Nothing can beat a classic Aussie barbie, but Japanese barbeque is worth a try. The thinly sliced meat is put on a sizzling pan and the aroma fills the air around you, which makes you crave it more as you eagerly wait for the meat to cook. Japanese barbeque, yakiniku, is enjoyed by anyone who loves meat.
The History of Yakiniku
Yakiniku literally translates to ‘grilled meat’ and is referred to as the barbequed food we are familiar with at our own barbies. In Kanagaki Robun mentions yakiniku in his “Western Food Handbook,” which became a common term within the public. However, during the Korean War, the term became associated with Korean barbeque. It is believed that the first yakiniku restaurants opened up in Osaka and Tokyo as Korean restaurants. The main distinction between Korean barbeque and Japanese barbeque these days is how the meat is served. At Korean restaurants, staff offer to grill the meat in front of the customer, whilst diners at Japanese restaurants cook the meat by themselves.
Korean barbecue is known for thick pork belly, called samgyeopsal, but the meat for yakiniku is thinly sliced for easy grilling.
With over a hundred years of history, yakiniku is a satisfying meal when you are craving meat. The meal offers sliced meat and vegetables to grill over a charcoal barbeque.
High grade Japanese beef, or wagyu, is popular due to the marbed fat that makes the beef melt in your mouth. Pork and chicken are also common choices for yakiniku, as restaurants offer pork belly, bacon, and sausages. If you’re feeling adventurous, try horumon. Japanese people try not to waste the parts of cows, pigs and chickens that we often don’t use at Aussie barbecues, such as the liver, kidney, small intestine, lungs and heart.
Restaurants often marinate meat before it is served, which includes a mix of soy sauce, sesame oil, and garlic. If you prefer to taste the original fats of the meat, you can order it without marinade. Dipping sauces are provided at the tables.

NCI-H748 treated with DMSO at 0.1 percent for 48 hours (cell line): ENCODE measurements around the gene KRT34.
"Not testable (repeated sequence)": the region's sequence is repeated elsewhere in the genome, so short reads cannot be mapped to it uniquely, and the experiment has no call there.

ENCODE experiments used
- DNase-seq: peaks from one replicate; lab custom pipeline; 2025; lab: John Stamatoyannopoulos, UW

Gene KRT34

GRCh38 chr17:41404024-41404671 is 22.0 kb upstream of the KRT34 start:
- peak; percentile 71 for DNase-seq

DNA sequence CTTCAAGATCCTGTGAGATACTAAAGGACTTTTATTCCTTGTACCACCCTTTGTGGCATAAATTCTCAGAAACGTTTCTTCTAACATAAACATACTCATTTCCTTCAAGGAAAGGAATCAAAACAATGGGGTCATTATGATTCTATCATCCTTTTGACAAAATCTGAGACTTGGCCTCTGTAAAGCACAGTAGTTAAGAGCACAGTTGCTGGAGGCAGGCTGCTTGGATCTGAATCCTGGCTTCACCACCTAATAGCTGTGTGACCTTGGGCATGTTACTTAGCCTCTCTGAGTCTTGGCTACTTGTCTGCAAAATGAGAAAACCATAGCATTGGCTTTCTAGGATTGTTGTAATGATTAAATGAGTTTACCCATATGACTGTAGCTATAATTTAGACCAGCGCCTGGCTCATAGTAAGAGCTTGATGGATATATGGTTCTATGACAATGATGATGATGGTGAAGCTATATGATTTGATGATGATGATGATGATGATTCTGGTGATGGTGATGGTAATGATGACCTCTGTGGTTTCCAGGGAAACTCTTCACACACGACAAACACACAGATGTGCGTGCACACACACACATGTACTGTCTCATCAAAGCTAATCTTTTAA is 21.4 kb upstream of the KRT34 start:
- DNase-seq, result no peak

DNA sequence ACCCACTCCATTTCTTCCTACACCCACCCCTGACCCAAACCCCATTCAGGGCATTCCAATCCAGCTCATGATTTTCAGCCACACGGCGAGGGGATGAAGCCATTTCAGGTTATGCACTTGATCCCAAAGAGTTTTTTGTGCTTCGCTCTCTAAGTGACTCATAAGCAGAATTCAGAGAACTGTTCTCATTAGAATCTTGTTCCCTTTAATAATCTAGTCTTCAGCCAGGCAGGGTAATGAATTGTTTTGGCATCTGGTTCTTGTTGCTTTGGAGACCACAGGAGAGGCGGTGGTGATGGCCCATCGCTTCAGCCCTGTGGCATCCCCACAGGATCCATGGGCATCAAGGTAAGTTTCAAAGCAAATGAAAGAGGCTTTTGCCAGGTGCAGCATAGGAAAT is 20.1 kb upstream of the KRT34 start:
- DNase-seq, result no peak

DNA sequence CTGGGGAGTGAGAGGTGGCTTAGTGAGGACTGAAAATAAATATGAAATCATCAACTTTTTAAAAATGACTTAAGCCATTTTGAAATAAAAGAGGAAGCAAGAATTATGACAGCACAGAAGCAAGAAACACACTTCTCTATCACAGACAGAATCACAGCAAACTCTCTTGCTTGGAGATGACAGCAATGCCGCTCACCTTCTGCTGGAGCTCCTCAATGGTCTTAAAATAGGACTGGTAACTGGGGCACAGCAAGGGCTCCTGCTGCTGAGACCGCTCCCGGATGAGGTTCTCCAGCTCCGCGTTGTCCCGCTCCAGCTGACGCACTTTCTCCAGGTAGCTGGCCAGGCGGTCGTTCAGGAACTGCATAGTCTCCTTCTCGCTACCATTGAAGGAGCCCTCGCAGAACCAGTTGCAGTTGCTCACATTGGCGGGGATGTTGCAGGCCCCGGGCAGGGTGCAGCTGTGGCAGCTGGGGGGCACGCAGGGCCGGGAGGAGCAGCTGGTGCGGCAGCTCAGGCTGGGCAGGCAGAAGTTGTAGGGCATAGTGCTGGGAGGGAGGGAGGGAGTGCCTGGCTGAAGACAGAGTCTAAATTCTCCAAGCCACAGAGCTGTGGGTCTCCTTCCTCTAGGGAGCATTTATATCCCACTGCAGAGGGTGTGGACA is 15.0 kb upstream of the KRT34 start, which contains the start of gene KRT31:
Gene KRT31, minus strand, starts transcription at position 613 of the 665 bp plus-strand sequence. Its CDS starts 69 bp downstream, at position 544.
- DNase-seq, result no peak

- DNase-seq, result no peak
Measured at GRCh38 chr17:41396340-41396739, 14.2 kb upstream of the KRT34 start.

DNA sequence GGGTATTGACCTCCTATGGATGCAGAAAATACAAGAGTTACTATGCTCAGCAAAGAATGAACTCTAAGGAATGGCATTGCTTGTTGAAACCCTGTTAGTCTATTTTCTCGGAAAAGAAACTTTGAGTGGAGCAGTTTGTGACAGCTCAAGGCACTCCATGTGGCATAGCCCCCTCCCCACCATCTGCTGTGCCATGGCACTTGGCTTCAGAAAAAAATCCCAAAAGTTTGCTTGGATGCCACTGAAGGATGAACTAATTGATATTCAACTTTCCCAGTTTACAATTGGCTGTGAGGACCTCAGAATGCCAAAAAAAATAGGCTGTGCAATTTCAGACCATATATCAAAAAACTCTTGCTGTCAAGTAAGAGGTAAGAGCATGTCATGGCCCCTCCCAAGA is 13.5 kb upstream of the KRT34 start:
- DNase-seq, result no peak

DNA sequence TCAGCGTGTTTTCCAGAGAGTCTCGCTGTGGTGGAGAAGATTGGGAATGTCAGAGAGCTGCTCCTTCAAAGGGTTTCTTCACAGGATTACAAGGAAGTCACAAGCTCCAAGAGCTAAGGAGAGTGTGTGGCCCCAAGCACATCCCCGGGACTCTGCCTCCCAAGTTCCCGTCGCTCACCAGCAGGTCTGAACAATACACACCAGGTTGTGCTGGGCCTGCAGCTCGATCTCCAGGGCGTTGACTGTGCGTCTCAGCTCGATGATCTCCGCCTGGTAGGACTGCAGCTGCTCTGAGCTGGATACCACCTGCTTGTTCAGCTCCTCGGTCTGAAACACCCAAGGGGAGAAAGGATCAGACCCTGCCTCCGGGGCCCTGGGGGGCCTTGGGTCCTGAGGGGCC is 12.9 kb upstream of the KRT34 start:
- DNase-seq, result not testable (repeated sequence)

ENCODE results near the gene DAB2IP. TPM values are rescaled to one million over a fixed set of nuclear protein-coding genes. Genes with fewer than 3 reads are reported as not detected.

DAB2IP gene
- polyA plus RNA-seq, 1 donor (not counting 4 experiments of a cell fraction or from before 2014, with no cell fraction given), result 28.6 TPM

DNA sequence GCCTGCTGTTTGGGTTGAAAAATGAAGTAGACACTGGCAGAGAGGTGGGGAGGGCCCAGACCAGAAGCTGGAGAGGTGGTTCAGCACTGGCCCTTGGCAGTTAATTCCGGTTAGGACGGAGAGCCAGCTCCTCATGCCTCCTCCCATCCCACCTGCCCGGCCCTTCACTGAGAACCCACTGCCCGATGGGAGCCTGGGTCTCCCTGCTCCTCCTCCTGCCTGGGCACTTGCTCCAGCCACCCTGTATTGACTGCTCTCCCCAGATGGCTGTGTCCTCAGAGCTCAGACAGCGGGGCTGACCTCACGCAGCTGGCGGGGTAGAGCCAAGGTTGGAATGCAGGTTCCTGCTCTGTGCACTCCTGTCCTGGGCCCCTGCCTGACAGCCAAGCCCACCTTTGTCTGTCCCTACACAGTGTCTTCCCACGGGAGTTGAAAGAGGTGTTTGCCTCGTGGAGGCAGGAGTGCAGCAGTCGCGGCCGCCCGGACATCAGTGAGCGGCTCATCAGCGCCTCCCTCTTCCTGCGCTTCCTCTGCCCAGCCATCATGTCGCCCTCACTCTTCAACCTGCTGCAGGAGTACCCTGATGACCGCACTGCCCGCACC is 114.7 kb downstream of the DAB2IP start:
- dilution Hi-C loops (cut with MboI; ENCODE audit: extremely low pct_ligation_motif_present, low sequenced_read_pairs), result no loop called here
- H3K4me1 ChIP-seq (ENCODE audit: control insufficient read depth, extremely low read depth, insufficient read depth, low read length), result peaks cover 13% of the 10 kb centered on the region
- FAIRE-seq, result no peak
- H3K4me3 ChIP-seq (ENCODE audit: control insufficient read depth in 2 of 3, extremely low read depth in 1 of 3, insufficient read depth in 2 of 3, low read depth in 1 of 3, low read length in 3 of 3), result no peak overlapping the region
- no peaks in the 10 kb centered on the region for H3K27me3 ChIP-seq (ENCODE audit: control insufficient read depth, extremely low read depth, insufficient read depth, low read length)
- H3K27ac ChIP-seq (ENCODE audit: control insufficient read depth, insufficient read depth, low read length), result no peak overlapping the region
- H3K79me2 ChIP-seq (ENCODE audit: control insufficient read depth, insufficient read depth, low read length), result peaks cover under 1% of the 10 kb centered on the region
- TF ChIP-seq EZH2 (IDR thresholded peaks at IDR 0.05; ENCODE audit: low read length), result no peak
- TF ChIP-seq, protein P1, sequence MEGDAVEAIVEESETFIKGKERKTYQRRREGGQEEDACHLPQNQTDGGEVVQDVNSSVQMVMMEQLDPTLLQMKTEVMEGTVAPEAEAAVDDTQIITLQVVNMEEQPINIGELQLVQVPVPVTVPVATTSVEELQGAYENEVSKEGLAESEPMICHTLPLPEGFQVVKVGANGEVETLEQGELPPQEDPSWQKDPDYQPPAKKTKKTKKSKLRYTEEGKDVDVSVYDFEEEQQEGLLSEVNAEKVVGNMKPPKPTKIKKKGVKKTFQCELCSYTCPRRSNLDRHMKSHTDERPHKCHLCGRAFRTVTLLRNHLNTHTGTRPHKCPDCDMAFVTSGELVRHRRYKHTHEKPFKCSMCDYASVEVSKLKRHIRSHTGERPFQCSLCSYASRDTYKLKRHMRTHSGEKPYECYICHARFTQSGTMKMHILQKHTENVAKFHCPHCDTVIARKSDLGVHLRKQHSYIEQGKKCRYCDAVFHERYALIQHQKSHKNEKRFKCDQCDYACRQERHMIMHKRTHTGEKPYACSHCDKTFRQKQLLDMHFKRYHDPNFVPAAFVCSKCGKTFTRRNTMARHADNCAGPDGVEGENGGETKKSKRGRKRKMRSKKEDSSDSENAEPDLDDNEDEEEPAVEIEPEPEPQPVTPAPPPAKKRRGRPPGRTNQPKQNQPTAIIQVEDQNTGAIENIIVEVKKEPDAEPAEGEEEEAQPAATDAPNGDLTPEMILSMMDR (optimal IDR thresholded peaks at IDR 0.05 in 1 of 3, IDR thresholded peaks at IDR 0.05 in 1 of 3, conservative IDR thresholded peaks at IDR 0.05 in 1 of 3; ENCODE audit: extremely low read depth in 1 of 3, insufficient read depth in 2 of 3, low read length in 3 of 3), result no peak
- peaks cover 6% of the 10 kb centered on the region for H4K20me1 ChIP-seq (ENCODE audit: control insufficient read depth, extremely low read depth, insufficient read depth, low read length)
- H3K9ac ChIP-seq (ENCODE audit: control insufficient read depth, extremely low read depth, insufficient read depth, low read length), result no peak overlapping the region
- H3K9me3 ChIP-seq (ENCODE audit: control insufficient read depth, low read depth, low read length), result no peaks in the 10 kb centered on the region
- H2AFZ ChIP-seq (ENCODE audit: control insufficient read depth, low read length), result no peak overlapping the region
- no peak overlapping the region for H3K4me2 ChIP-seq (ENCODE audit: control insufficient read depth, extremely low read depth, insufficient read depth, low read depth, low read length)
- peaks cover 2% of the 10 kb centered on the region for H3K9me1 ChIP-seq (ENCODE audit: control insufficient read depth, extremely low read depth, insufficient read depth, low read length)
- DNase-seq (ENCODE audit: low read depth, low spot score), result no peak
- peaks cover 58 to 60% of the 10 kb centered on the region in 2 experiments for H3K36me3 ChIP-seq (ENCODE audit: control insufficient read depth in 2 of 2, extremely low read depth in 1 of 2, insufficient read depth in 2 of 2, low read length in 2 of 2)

The most common sauces are yakiniku sauce, lemon juice and spicy sauce. Side dishes such as kimchi and pickled vegetables compliment the meat and add a fresh element to it.
We have compiled a list of our favourite yakiniku buffet restaurants that are cheap and delicious to satisfy your cravings!
The first yakiniku restaurant that may tickle your fancy is called Stamina Taro. Stamina Taro has many branches across Japan, with one branch in Ueno that’s popular among foreigners. At Stamina Taro, you can enjoy multiple types of meat like beef, pork, chicken, and even squid. They also serve over 130 different items, such as sushi, curry and ramen.
Stamina Taro is recommended for families because of its fun food experience. You can make your own ramen or udon bowl and even customise your own curry rice. If you feel like dessert, try making your own fairy floss or crepe!
With so much on offer, you might not believe that the lunch buffet price starts at only 1,300¥ ($15) for 90 minutes. If 90 minutes is not enough time, you can pay a bit extra to stay for 2 whole hours!
Baikingu Kui Kui
Another yakiniku tabehoudai that we highly recommend is called Baikingu Kui Kui and is easy to get to from the East exit of Ikebukuro station. Baikingu offers over 10 varieties of meat but is known for their beef ribs and pork shoulder, which is cut into small pieces to cook quickly but keep it tender. Their menu includes sushi and ramen, but the star dish is kushikatsu, or deep-fried skewered meat. There is a special counter that allows you to make your own kushikatsu by choosing the type of meat, dipping it into a batter, covering them in bread crumbs, and deep-frying them in oil.
Starting from only 1,400¥ ($18) for lunch,you can enjoy 60 minutes of all-you-can-eat barbeque and desserts such as fairy floss, ice cream, and pancakes. Enjoy your time by extending it to 90 minutes for an extra 200¥ ($2.50). At such a cheap price, you can gather your friends to eat yakiniku together!
Kagayaki is located in Minowa Station on the Hibiya line just past Ueno. Their all-you-can-eat yakiniku is around 5,000¥ ($60) with drinks. You can enjoy a range of cuts and meat, including beef, pork, and lamb. Catered to suit the customers’ tastes, you can choose to have your meat in a shabu-shabu style or classic grill. Fresh vegetables are also served to balance the meal.
Fujiya is located within 10 minutes of Meijijingumae Station, so it’s a good place to stop and get something to eat that’s close to Meiji Shrine and Omotesando Ave!
Prices range from 2,000-3,000¥ ($25-35) and meat is cheaper on the 29th of each month (for “niku no hi” or meat day). It is even slightly cheaper for female customers.
Our Favourite All-You-Can-Eat Yakiniku Restaurants!
From birthdays to casual get-togethers, yakiniku is perfect for any occasion. Head to one of our recommendations to enjoy the best of all-you-can-eat yakiniku restaurants!
— Article From BACK LANE